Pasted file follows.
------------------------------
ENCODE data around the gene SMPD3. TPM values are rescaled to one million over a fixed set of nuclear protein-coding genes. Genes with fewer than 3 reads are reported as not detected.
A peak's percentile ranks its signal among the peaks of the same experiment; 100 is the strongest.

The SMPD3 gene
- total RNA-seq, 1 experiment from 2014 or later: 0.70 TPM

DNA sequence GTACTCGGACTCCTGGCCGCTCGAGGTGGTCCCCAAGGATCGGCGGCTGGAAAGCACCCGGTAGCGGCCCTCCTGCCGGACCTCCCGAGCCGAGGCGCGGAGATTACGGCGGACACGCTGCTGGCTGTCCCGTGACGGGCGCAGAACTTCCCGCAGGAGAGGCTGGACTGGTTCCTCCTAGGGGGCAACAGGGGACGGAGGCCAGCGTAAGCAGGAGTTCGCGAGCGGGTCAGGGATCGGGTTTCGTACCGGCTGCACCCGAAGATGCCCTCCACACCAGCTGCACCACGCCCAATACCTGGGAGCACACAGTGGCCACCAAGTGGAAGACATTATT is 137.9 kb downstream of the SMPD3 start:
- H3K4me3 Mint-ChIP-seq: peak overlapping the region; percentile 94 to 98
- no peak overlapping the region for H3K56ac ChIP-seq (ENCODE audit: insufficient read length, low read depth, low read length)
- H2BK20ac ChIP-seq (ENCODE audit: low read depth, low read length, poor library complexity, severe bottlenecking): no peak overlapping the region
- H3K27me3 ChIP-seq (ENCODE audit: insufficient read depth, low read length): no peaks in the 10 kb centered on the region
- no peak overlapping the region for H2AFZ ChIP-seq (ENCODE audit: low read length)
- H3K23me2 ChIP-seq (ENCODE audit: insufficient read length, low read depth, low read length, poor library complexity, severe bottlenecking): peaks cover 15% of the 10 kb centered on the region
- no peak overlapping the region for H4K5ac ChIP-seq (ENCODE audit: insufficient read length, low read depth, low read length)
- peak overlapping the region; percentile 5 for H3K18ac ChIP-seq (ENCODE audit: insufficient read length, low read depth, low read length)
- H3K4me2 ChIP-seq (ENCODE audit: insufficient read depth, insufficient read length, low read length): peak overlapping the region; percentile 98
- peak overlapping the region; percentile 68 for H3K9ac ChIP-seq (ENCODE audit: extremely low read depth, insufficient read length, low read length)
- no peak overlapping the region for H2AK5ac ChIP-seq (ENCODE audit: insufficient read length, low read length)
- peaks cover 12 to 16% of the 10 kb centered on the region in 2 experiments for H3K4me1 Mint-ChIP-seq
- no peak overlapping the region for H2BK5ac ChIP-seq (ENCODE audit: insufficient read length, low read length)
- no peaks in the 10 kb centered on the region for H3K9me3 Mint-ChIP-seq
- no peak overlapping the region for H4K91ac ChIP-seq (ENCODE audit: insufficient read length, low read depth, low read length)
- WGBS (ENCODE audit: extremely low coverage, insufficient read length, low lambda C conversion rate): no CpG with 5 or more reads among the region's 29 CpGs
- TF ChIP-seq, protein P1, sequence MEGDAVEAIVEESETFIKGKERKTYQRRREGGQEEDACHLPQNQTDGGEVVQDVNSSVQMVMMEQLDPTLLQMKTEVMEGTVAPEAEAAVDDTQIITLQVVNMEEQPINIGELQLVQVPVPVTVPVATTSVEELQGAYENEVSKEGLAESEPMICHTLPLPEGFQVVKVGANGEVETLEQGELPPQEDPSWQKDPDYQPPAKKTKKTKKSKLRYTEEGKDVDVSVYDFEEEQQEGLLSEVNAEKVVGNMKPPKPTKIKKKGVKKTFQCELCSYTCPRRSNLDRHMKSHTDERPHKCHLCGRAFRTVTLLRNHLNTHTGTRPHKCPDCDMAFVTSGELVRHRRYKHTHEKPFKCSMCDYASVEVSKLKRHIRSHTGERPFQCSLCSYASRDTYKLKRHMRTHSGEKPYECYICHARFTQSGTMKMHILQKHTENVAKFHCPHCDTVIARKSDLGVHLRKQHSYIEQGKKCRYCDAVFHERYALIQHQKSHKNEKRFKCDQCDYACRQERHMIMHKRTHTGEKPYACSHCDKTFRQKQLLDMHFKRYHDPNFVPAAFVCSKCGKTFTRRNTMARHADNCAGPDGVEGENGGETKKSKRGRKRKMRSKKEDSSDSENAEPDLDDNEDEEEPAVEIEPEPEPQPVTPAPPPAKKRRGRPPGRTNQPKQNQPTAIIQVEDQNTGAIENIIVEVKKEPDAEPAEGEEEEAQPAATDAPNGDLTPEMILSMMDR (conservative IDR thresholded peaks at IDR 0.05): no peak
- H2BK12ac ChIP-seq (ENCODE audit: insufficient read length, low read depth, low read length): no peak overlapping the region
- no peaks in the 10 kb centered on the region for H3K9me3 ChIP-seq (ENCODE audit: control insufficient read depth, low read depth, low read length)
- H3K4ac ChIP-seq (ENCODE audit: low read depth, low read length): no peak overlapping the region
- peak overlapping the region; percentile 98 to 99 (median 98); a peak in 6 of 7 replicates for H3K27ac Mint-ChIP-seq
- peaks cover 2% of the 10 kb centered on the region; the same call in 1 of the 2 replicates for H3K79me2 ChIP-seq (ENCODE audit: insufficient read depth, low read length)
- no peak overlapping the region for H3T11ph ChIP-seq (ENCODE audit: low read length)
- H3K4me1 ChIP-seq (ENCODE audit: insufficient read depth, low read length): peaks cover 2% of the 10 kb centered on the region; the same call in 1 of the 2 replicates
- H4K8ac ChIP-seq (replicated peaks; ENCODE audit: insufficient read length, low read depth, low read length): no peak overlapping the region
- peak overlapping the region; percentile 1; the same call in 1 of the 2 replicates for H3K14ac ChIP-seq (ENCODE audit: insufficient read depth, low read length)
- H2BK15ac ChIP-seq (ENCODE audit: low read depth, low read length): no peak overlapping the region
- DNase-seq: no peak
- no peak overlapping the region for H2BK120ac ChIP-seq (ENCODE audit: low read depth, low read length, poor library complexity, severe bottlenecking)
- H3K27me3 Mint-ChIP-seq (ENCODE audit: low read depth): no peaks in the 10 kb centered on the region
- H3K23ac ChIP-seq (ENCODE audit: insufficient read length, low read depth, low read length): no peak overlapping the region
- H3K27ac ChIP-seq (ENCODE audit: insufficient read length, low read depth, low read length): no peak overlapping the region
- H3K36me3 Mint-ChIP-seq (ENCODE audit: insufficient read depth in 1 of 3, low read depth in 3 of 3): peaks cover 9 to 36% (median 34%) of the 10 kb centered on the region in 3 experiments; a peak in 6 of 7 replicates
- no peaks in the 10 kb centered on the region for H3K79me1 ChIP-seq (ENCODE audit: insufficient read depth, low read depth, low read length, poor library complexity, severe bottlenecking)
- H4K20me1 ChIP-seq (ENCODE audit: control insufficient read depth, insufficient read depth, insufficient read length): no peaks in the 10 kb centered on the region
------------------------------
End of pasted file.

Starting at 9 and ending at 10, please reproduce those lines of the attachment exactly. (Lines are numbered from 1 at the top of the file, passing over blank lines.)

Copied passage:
- H3K27me3 ChIP-seq (ENCODE audit: insufficient read depth, low read length): no peaks in the 10 kb centered on the region
- no peak overlapping the region for H2AFZ ChIP-seq (ENCODE audit: low read length)